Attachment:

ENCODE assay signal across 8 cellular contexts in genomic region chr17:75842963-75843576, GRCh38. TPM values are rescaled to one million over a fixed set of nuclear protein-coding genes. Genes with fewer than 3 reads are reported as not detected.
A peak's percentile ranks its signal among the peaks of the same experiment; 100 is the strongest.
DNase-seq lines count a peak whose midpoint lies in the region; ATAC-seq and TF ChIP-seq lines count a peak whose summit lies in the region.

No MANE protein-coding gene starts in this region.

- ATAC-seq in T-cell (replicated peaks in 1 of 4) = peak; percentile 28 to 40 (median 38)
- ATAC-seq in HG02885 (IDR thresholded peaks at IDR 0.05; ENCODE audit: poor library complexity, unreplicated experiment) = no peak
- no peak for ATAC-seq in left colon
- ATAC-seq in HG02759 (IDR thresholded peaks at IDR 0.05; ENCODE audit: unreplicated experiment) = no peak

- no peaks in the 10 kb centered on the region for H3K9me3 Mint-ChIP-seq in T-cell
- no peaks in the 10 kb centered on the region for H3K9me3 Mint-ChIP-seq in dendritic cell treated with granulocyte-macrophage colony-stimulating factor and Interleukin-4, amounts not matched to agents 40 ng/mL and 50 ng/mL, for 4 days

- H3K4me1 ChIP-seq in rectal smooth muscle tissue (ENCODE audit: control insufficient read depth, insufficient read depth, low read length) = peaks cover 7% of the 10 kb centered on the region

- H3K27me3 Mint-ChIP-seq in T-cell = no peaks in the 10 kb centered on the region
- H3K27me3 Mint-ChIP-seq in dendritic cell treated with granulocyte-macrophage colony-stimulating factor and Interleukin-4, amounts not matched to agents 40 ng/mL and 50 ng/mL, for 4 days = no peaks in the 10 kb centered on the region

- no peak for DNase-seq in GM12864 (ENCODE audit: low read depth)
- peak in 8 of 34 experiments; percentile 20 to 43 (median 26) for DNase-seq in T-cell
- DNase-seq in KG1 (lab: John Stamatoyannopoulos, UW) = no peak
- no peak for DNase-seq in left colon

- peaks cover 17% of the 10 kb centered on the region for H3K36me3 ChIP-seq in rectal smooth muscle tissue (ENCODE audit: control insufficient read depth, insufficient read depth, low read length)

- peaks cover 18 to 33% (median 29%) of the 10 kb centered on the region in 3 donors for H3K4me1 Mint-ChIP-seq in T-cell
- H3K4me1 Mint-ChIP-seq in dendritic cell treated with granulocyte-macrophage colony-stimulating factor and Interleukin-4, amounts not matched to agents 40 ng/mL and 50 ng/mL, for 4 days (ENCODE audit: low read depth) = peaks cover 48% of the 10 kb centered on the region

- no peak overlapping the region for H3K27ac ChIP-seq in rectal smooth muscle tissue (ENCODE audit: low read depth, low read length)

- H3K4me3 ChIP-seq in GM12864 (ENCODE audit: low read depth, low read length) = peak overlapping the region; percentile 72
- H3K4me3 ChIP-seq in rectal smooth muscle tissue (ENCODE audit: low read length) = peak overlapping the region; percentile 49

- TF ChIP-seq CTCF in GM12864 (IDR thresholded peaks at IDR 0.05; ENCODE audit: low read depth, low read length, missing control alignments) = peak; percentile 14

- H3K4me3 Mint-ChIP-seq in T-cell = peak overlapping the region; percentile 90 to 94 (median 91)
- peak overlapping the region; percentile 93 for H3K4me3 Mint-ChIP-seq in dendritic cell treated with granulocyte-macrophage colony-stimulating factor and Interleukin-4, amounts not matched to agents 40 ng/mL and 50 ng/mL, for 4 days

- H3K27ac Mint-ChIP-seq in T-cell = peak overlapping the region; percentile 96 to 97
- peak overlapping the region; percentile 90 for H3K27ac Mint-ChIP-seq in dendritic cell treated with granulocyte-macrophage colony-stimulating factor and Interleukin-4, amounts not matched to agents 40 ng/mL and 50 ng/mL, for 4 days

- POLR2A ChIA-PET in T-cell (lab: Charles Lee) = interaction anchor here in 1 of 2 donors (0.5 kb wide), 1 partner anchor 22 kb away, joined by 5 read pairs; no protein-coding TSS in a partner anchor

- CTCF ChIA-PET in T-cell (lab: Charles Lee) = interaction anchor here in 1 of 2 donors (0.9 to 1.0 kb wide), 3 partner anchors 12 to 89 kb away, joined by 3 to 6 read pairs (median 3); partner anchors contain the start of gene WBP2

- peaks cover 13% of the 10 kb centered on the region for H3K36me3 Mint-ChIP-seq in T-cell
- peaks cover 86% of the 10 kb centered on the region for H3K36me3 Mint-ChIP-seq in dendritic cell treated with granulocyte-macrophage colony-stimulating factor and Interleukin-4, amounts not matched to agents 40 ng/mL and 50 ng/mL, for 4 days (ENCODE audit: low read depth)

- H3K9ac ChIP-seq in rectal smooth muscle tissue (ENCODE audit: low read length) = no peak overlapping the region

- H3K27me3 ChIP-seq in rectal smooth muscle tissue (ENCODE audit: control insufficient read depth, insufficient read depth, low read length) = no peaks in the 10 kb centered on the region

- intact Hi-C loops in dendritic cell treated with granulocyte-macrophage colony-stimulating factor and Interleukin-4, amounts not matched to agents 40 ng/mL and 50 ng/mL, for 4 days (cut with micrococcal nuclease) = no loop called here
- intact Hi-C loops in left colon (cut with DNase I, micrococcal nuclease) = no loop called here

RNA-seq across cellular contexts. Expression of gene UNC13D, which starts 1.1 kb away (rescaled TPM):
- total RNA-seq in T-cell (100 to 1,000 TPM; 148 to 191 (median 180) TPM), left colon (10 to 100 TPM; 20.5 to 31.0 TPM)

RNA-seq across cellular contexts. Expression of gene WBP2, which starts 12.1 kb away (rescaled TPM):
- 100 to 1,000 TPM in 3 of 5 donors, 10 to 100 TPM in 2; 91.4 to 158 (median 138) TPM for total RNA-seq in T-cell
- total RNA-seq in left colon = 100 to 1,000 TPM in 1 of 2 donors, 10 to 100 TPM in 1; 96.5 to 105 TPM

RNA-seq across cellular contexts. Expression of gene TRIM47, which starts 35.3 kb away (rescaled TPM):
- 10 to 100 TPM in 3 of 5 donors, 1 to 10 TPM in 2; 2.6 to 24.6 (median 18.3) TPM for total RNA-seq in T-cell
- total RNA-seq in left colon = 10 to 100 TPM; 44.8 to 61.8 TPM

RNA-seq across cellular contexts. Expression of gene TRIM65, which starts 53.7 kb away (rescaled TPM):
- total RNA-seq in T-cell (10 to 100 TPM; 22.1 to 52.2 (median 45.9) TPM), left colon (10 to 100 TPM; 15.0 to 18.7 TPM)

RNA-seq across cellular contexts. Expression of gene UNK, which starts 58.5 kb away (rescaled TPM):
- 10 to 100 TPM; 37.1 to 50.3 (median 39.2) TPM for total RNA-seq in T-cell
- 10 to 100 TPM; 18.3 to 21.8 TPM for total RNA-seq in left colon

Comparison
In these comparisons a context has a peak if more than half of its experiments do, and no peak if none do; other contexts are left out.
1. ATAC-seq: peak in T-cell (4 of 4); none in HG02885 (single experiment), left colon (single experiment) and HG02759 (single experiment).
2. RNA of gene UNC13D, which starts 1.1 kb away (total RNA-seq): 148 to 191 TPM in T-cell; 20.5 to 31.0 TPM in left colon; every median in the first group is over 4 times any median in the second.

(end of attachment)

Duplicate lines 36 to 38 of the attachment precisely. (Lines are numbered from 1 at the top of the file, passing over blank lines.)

- intact Hi-C loops in left colon (cut with DNase I, micrococcal nuclease) = no loop called here

RNA-seq across cellular contexts. Expression of gene UNC13D, which starts 1.1 kb away (rescaled TPM):
- total RNA-seq in T-cell (100 to 1,000 TPM; 148 to 191 (median 180) TPM), left colon (10 to 100 TPM; 20.5 to 31.0 TPM)